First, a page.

People pay the price of gentrification
This was originally published in the Coloradoan’s Newspaper here.
By: Shirley Coenen, Fort Collins
A recent article (Oct. 5) featured the owners of several restaurants in Old Town. In its rush to laud local business owners, the Coloradoan failed to address the very real consequences that gentrification is having on marginalized people in this community.
There is an apparent lack of historical and political understanding in Fort Collins of how space is divided up not only by private businesses, but also by laws enforced through the coercive power of the state.
Who may use certain spaces and what activities are allowed in them is heavily regulated and policed. Much of our legal system creates and protects the boundaries and value of private property: This includes regulating the use of public spaces in the interest of private profit.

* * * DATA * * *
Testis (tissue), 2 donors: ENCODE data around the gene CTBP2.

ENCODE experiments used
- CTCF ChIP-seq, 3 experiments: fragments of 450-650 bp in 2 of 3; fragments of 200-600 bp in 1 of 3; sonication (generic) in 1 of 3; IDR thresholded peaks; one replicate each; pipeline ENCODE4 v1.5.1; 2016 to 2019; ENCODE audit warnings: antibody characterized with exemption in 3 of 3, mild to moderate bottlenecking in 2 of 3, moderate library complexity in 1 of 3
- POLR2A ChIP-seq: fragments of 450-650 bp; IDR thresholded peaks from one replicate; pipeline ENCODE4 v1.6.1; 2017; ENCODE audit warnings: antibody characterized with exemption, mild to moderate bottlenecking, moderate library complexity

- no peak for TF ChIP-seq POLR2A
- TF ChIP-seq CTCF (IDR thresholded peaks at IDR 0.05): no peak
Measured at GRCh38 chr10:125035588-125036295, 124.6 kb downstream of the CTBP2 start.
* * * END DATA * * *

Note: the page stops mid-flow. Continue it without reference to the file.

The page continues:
Prior to the privatization and commodification of the land where Union Restaurant now stands, Jefferson Park was a public space that sometimes served as a place to rest, eat and simply exist for people who have been forced out of other spaces.
While some in Fort Collins may celebrate having a new venue to eat lunch, others are left with even fewer safe places to be. The building of Union pushed people farther into the margins, without contributing to real solutions.
Our community should be honest about the reality of development decisions that push vulnerable people out of public spaces. These exclusionary practices do lasting damage to individuals and our community.
The Fort Collins Homeless Coalition works with people in poverty and people experiencing homelessness in our community to build grassroots power, decriminalize homelessness and to organize together to address the disparities perpetuated by capitalism and other systems of oppression. Are you interested in working with us? Find ways to get involved!